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Swap Meet Foes Make Push for Store


In addition to a new supermarket and drugstore, the redesigned Midtown Shopping Center will have a remodeled and renamed swap meet. But to some neighbors, a swap meet by any other name is still a swap meet, and they don't like it.

The 30,000-square-foot swap meet will be renamed the Midtown Shops and redesigned along with other structures at the center owned by Jim Young and the Midtown Shopping Center Associates Assn.

The redesigned center, in the 4700 block of Pico Boulevard, will include an Alpha-Beta supermarket and a Sav-on Drugs store. Construction is scheduled to begin in April.

Representatives of the Wilshire Area Community Coalition and the Southwest Assn. of Neighborhoods told Young that because a swap meet does not cater to the tastes of middle-class residents and generates no sales tax or employment except for vendors, they would like another kind of store, such as a Target or K mart.


"There's no place for middle-class shoppers to shop in this community, but there are at least five swap meets," said Lauren Schlau, chairwoman of the neighborhood association. "No one seems to think that people will support a middle-class shopping center. We say: 'Build it and we will come.' "

But Young said several chain stores have rejected the site because it is too small.

Moreover, Young said, the swap meet does service a sector of the community and he has a responsibility to the vendors, most of whom are still trying to recover from the 1992 riots. "We have 40-some families in place with bona fide leases, and their livelihood depends upon that," Young said.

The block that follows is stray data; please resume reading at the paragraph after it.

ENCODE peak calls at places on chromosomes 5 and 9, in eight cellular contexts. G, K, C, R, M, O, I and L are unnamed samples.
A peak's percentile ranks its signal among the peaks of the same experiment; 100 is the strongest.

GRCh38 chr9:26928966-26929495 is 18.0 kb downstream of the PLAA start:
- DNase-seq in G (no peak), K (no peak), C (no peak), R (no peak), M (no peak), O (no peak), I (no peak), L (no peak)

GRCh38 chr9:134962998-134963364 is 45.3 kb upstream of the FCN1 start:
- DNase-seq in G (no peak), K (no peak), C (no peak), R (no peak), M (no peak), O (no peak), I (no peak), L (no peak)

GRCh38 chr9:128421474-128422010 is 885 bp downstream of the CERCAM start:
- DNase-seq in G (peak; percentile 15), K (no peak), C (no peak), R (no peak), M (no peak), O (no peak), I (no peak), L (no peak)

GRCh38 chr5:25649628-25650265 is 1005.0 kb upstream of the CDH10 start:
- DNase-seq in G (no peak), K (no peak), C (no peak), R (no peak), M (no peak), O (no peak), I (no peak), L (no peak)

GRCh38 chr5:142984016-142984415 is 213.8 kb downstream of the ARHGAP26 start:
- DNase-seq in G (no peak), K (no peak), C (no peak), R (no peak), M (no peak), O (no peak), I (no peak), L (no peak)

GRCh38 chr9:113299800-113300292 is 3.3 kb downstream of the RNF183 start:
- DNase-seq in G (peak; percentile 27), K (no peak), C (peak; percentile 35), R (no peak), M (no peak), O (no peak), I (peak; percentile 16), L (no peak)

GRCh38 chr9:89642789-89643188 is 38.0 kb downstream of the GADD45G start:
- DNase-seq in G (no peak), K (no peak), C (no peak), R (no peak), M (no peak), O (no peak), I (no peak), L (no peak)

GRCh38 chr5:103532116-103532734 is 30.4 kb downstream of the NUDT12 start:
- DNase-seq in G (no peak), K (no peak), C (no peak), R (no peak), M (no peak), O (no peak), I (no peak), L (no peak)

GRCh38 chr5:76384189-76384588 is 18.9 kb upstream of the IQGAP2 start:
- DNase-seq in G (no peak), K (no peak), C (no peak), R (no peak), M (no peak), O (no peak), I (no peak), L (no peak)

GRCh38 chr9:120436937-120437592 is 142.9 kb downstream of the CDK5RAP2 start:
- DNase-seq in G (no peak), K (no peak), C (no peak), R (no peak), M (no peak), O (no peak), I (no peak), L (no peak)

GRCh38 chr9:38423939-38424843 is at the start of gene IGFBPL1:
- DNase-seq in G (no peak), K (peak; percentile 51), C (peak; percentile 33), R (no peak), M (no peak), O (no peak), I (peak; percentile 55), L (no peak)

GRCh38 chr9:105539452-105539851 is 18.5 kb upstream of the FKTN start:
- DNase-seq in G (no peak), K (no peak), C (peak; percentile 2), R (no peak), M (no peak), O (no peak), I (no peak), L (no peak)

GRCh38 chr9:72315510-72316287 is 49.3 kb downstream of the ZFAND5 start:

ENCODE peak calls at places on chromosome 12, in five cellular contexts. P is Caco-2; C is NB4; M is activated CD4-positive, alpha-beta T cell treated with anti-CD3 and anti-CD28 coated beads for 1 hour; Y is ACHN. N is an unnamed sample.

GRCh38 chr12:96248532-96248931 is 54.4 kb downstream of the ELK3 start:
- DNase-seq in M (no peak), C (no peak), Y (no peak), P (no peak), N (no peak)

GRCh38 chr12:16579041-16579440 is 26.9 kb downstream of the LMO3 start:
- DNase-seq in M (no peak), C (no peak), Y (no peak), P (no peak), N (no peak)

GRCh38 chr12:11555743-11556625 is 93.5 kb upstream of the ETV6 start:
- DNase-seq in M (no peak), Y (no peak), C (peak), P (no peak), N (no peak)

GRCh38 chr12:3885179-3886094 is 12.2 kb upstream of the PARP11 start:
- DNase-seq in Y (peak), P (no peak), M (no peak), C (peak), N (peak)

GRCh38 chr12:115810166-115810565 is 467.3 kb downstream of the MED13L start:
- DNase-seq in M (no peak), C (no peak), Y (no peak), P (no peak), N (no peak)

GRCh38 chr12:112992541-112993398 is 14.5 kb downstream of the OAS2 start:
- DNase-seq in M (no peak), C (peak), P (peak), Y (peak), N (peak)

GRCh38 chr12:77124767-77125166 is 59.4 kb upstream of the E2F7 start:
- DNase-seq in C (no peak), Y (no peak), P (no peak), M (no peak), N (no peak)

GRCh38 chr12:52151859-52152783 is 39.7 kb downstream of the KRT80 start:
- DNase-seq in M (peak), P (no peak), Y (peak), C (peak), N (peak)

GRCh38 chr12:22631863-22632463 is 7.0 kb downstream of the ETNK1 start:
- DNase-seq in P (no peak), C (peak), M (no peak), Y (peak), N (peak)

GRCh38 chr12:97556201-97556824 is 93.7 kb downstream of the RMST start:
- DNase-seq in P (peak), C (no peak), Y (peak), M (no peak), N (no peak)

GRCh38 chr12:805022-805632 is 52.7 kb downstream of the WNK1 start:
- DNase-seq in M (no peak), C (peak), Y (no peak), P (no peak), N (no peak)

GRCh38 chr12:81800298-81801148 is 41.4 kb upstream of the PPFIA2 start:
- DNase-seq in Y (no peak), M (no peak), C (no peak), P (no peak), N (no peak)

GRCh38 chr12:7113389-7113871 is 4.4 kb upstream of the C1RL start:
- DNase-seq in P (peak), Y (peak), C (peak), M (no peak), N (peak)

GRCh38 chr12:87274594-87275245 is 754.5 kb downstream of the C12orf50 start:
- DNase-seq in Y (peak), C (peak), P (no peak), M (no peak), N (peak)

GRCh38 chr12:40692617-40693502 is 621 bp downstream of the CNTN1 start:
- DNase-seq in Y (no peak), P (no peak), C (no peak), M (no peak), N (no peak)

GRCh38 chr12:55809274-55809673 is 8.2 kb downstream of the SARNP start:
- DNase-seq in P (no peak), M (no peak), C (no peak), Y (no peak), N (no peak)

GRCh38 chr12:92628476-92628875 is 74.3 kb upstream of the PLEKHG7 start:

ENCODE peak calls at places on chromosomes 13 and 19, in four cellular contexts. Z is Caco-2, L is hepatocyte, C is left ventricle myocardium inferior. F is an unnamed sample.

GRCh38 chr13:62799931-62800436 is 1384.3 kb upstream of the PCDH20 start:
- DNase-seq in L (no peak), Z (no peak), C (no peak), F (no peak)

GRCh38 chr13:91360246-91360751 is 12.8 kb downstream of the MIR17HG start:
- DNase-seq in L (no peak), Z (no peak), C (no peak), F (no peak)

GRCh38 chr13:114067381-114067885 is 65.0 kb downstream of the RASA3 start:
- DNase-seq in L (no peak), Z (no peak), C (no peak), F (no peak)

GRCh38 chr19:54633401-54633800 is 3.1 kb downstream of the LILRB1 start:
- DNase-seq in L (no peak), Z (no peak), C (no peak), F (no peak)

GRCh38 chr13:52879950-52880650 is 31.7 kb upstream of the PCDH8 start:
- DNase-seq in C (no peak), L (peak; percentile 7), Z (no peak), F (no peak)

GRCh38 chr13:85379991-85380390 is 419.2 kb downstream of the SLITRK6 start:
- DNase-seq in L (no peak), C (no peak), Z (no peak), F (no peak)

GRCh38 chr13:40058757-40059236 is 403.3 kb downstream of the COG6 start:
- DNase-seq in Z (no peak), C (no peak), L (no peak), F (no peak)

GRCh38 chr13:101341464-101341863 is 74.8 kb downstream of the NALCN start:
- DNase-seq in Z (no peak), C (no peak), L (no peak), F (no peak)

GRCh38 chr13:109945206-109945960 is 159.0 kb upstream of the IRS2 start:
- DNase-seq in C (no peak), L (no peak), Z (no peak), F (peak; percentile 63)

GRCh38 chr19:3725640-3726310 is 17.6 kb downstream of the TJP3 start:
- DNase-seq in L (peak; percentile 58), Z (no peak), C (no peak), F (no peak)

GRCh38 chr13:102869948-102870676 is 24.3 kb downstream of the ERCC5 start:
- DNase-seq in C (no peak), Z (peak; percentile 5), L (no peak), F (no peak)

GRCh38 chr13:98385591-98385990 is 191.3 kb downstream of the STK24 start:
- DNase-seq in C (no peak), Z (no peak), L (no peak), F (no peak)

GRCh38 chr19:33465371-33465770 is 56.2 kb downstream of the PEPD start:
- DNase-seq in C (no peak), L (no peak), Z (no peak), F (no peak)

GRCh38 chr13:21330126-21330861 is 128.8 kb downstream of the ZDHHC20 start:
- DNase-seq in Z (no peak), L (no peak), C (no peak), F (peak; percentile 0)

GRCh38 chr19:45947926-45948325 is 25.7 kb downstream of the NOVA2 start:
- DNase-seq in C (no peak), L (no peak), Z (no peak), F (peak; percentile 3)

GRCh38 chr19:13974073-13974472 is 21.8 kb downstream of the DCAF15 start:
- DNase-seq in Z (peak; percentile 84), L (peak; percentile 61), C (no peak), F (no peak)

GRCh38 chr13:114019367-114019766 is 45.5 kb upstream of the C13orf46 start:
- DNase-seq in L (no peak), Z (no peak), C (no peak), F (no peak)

Karen Blackwell, a consultant for Young, urged residents to suggest ways in which the swap meet could be made more appealing and could recruit additional vendors from within the community.

Marie Gaines, president of the Wilshire area coalition, said her group will continue to push for an "anchor store that will serve the entire community" to replace the swap meet.

But others at the meeting hoped more energy would be focused on improving the existing operation.

"The Korean vendors would like to be in better surroundings, and they will cooperate with the community if given a chance," said Daniel Oh, a representative of the Korean swap meet vendors. "But don't kick out the 40 tenants. That's a lot of money for the Korean community."

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